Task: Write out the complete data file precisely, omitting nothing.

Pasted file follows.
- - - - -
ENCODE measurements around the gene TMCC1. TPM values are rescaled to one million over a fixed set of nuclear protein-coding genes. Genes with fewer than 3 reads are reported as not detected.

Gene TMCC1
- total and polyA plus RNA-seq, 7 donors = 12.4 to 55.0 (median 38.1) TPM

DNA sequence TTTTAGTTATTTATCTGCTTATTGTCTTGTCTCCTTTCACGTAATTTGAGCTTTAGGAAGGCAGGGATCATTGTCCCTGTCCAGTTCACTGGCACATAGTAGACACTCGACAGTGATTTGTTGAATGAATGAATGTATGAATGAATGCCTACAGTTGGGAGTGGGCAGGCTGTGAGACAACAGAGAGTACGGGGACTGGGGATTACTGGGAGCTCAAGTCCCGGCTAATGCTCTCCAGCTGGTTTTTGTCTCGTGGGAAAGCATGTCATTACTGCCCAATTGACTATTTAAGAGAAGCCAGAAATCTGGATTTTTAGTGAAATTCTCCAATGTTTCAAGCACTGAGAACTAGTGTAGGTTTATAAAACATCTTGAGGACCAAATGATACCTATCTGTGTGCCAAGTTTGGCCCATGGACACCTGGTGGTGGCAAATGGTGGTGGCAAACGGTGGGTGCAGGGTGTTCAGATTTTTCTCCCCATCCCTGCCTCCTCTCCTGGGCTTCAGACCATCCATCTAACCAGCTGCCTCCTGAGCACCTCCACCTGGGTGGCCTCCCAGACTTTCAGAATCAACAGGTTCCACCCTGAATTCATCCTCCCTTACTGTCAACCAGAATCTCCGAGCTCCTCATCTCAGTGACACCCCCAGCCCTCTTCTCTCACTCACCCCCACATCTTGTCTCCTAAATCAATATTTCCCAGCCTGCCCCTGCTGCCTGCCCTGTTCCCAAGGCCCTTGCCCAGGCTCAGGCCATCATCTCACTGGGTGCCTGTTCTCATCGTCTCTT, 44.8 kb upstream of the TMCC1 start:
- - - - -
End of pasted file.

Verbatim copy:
ENCODE measurements around the gene TMCC1. TPM values are rescaled to one million over a fixed set of nuclear protein-coding genes. Genes with fewer than 3 reads are reported as not detected.

Gene TMCC1
- total and polyA plus RNA-seq, 7 donors = 12.4 to 55.0 (median 38.1) TPM

DNA sequence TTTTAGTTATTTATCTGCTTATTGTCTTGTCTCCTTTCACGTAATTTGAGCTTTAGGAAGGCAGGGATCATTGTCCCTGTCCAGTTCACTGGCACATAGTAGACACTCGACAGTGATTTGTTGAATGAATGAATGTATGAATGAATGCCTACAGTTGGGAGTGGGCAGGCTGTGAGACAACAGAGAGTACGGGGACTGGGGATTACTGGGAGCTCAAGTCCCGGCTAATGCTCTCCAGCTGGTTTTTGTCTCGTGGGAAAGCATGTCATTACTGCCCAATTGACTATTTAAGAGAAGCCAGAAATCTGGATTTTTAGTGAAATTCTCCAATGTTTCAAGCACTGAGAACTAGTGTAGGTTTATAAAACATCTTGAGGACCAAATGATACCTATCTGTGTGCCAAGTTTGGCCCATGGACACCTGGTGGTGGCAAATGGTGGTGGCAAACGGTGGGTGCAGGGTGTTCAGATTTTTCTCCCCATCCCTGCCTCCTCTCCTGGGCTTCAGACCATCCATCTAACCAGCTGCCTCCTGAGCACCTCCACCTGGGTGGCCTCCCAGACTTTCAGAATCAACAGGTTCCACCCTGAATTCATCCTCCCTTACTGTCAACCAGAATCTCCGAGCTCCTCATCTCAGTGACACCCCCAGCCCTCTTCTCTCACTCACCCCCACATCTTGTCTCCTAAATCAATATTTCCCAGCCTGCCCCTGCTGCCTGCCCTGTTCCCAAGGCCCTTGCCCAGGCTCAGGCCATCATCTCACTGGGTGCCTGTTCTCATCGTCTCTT, 44.8 kb upstream of the TMCC1 start: